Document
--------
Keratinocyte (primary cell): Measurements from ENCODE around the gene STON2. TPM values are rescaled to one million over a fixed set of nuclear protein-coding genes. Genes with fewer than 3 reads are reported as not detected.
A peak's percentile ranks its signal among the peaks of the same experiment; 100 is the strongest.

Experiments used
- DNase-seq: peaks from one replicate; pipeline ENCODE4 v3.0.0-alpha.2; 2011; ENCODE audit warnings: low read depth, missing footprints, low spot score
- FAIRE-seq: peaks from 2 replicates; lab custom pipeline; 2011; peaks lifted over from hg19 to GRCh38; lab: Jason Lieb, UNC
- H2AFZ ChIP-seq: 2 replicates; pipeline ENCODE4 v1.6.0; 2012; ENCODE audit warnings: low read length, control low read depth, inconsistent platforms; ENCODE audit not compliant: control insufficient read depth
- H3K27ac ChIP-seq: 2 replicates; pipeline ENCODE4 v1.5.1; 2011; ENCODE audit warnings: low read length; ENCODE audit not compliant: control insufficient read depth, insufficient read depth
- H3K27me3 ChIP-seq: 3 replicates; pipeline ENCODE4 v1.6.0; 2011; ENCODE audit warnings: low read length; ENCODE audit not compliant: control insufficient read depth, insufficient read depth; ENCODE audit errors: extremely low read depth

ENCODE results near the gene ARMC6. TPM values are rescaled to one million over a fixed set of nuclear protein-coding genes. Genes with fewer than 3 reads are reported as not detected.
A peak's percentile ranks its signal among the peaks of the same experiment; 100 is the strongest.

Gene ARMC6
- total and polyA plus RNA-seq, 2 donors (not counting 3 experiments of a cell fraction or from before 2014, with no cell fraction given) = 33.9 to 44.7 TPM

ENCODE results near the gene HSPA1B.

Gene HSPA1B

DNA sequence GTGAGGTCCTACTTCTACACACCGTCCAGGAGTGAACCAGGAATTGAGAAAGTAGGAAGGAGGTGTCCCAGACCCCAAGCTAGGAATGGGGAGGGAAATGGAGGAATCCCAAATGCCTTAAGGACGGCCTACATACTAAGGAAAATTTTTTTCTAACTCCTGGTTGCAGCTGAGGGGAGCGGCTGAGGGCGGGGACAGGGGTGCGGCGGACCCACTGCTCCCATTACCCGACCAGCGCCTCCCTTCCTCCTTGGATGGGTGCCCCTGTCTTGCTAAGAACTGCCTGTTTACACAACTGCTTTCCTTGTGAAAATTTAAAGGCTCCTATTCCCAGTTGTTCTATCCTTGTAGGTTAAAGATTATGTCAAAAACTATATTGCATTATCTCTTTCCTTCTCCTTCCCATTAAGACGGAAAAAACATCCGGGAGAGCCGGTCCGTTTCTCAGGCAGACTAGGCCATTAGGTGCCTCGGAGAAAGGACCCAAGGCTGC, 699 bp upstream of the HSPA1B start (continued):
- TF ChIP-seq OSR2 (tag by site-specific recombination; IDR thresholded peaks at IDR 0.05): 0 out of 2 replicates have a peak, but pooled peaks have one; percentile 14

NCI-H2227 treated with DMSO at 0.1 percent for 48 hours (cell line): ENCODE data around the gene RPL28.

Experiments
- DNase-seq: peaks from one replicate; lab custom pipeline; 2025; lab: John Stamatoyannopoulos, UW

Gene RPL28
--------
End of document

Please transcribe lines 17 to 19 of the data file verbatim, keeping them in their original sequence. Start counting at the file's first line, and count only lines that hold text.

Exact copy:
NCI-H2227 treated with DMSO at 0.1 percent for 48 hours (cell line): ENCODE data around the gene RPL28.

Experiments
- DNase-seq: peaks from one replicate; lab custom pipeline; 2025; lab: John Stamatoyannopoulos, UW